And the second class which is not currently legally protected, but I think should be, are people who are pathologically addicted. I believe that if a company knows someone is struggling with addiction, they have a responsibility to help.
How might they do that?
Tech companies know. They have personal, identifiable information, and they could, if they so choose, reach out to people who use a product excessively.
What I have proposed for over four years now is what I call a “use and abuse policy”. But first we need to work out what the limits should be. Like, how many hours on Facebook or Instagram or TikTok would you have to spend before they reach out and say: “We see that you’ve been using this product in a way that may be consistent with an addiction. How can we assist?” The average Facebook user uses one hour a day across Facebook, Whatsapp or Instagram. The average American watches five hours of television a day. So where’s the real problem?
We need to get real about how we’re spending our time, not just beat up the new technologies because they’re new. Is watching a football match somehow morally superior to spending time on Instagram? I don’t think so. Neither is bad, neither is good. If it’s something that you do with intent there’s nothing [necessarily] wrong with it. If it’s something that you’re doing to escape your life problems or you do it compulsively and you can’t stop, and this harms you, then it may be a problem.
Once we’ve decided where the boundaries are, companies, I think, should take responsibility and reach out to consumers who use in a problematic way.
Your first book, Hooked: How to Build Habit-forming Products, came out in 2013. Six years later, there’s something a bit sinister about a tech book with that title. How do you feel about that?
The title was always meant to be a little bit provocative. That being said, my intention was never to help the social media companies or the gaming companies do what they do. Those are the people who I learned from. I took their examples, and used them to build my hypothesis. I didn’t teach them how to do it, they taught me. The reason I wrote the book was to democratise these techniques so that all sorts of companies can use them to build healthy habits. You can’t judge a book by its cover. Despite the fact that it was a provocative title, what’s actually in the book isn’t what people think.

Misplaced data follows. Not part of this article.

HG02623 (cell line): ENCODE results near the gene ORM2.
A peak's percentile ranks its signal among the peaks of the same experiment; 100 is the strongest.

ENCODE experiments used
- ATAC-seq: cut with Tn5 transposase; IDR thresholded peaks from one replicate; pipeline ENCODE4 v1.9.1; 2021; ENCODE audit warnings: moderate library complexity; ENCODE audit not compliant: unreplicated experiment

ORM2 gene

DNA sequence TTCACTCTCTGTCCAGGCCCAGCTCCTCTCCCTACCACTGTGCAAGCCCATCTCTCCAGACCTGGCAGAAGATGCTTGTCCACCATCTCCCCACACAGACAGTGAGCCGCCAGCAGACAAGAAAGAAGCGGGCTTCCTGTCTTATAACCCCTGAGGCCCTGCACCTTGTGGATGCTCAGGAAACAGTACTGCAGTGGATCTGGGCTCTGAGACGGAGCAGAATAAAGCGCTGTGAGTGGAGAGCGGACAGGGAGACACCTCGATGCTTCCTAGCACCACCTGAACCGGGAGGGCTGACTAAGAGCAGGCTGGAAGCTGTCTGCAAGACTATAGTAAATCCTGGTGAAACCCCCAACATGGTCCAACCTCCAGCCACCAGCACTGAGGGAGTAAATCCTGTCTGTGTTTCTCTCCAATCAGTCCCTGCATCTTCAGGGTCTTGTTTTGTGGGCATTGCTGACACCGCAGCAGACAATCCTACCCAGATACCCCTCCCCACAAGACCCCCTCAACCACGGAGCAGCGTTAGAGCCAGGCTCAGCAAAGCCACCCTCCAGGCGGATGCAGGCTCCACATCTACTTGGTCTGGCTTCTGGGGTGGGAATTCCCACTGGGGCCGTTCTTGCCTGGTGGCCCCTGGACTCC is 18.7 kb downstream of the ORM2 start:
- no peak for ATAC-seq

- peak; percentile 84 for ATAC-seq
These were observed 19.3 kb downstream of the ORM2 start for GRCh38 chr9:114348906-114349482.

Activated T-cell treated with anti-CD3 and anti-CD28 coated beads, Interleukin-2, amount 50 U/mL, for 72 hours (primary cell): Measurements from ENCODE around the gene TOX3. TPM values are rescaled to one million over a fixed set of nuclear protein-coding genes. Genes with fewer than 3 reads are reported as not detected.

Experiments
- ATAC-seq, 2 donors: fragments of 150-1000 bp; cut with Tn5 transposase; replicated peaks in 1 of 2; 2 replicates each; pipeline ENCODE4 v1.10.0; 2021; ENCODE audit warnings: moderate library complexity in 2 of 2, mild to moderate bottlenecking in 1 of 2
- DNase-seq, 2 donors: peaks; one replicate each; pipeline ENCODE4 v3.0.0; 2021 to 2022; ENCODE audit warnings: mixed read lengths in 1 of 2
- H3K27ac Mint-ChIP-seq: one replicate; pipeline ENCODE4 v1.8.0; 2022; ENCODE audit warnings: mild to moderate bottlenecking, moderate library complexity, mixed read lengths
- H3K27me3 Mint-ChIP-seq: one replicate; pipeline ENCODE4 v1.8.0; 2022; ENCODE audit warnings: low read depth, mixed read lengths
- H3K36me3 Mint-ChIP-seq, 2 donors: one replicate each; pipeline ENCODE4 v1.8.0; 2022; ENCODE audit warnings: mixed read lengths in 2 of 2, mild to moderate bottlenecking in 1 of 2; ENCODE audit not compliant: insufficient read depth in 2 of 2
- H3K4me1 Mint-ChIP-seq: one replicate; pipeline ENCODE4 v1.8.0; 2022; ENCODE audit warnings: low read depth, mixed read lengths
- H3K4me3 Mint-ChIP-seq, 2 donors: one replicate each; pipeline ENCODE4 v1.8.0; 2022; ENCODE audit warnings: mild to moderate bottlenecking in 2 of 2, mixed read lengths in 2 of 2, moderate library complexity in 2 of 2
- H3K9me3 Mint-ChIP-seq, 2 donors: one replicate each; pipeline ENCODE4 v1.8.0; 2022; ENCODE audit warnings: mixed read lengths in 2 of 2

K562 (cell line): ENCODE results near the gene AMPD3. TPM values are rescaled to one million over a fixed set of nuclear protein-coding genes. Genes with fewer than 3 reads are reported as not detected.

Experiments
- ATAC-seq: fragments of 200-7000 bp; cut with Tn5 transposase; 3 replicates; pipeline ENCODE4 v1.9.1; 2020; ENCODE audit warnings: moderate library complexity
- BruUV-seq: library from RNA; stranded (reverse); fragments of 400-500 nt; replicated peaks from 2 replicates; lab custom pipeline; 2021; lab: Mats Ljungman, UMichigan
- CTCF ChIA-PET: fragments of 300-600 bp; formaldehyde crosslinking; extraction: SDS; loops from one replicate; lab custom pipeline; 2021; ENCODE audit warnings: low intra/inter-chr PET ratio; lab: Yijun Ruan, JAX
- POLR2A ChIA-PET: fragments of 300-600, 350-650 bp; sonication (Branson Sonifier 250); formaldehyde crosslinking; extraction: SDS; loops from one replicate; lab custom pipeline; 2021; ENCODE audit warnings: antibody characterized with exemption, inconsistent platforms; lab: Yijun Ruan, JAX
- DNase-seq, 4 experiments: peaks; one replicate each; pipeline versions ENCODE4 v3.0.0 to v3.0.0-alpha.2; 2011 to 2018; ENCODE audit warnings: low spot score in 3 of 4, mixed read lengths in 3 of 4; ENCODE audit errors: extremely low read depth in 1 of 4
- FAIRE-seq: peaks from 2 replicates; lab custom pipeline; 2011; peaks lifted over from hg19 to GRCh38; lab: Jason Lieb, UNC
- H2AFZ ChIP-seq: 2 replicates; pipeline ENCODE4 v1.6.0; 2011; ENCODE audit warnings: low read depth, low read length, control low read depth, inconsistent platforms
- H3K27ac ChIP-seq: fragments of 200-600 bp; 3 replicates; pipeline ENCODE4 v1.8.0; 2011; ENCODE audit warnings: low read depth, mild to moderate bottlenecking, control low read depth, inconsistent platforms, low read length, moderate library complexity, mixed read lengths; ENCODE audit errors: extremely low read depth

How would you define “behavioural engineering”?
Behavioural design is using the principles of consumer psychology… to help build products which improve people’s lives or to help people redesign their own behaviours.
Do you think they made tech too compulsive?
You say “they” made it or “we” made it. But we want that. Consumers want products to be engaging. A lot of people don’t remember this but up until a few years ago, we complained about how technology wasn’t user-friendly. And now we got what we wanted. We wanted technology that was easy to use, that was engaging. It’s ridiculous to ask otherwise. Do we want to tell Netflix: “Please stop making your shows so interesting?” That’s not a problem, it’s progress. But the price of that progress is that we have to learn some techniques to put it in its place.
I don’t want to live in a world without Facebook and I don’t want to live in a world without alcohol. Both of these things can be addictive to some people but I don’t want to go back to prohibition. It’s silly. I want choice, options and well-made products. In a few years this is going to seem commonplace. We’re going to learn these techniques very quickly – we already have.
Basically, I don’t think tech is nearly as addictive as it’s convenient to think.
Indistractable: How to Control Your Attention and Choose Your Life is out now.